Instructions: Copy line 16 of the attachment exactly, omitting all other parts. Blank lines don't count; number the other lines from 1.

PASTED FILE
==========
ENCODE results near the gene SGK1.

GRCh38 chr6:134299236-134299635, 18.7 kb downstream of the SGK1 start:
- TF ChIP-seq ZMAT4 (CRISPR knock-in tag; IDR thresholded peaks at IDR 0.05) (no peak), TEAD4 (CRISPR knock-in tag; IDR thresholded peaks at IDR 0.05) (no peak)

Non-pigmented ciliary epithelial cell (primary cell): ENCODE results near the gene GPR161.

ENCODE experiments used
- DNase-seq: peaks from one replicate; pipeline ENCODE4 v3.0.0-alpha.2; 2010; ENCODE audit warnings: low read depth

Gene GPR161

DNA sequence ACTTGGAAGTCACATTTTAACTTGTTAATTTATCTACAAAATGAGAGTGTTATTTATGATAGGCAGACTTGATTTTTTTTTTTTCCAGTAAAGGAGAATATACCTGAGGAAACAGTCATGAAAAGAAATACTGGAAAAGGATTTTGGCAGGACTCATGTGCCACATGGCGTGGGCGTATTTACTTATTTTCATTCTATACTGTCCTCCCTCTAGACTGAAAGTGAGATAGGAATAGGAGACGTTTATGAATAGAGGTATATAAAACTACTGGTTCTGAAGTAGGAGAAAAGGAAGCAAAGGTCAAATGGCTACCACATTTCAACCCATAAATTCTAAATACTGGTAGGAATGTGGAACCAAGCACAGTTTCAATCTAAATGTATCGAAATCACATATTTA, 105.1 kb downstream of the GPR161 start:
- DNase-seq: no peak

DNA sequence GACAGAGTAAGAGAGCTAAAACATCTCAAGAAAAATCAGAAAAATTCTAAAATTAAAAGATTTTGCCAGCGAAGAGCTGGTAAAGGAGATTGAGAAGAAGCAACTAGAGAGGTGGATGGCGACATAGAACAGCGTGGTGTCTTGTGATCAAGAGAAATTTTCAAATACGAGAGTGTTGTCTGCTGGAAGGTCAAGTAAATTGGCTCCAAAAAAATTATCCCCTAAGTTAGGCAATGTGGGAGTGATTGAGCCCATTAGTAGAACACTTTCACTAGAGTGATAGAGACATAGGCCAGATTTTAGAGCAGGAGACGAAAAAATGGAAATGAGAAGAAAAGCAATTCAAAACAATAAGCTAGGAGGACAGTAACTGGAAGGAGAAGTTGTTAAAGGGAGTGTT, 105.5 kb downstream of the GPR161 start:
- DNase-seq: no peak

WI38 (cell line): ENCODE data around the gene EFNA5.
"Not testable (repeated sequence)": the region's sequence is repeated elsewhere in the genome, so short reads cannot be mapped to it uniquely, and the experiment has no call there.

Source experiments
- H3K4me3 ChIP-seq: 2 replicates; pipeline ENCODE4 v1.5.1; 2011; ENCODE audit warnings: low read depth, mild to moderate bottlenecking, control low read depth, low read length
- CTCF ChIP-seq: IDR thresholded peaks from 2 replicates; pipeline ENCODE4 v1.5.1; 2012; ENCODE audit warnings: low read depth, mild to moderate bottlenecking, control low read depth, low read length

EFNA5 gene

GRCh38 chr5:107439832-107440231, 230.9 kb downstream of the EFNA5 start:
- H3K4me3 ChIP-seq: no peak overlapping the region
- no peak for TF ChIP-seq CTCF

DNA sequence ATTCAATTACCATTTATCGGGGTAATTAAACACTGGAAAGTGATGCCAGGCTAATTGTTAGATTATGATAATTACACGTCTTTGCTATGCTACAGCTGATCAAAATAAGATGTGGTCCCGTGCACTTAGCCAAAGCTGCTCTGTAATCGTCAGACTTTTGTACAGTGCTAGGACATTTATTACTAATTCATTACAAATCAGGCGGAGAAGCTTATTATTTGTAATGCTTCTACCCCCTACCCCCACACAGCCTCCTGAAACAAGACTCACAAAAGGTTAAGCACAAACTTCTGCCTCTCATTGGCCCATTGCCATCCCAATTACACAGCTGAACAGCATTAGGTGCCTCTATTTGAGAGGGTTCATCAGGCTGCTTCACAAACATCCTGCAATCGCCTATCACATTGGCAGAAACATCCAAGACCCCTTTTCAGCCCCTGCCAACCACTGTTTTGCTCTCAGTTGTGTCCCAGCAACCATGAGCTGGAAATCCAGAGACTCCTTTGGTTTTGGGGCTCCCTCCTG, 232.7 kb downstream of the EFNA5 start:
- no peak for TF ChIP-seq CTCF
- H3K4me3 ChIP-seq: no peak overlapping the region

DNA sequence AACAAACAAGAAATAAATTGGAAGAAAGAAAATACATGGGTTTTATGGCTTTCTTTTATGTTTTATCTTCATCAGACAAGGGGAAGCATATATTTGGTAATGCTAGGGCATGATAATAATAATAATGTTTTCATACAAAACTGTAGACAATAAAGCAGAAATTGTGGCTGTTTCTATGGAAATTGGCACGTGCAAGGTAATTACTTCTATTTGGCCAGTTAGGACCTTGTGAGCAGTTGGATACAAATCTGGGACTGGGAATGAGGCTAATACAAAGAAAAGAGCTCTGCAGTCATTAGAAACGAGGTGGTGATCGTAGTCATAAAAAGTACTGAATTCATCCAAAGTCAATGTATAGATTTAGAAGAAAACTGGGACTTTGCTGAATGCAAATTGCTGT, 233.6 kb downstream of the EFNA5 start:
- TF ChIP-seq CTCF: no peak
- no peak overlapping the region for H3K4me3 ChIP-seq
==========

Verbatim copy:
- CTCF ChIP-seq: IDR thresholded peaks from 2 replicates; pipeline ENCODE4 v1.5.1; 2012; ENCODE audit warnings: low read depth, mild to moderate bottlenecking, control low read depth, low read length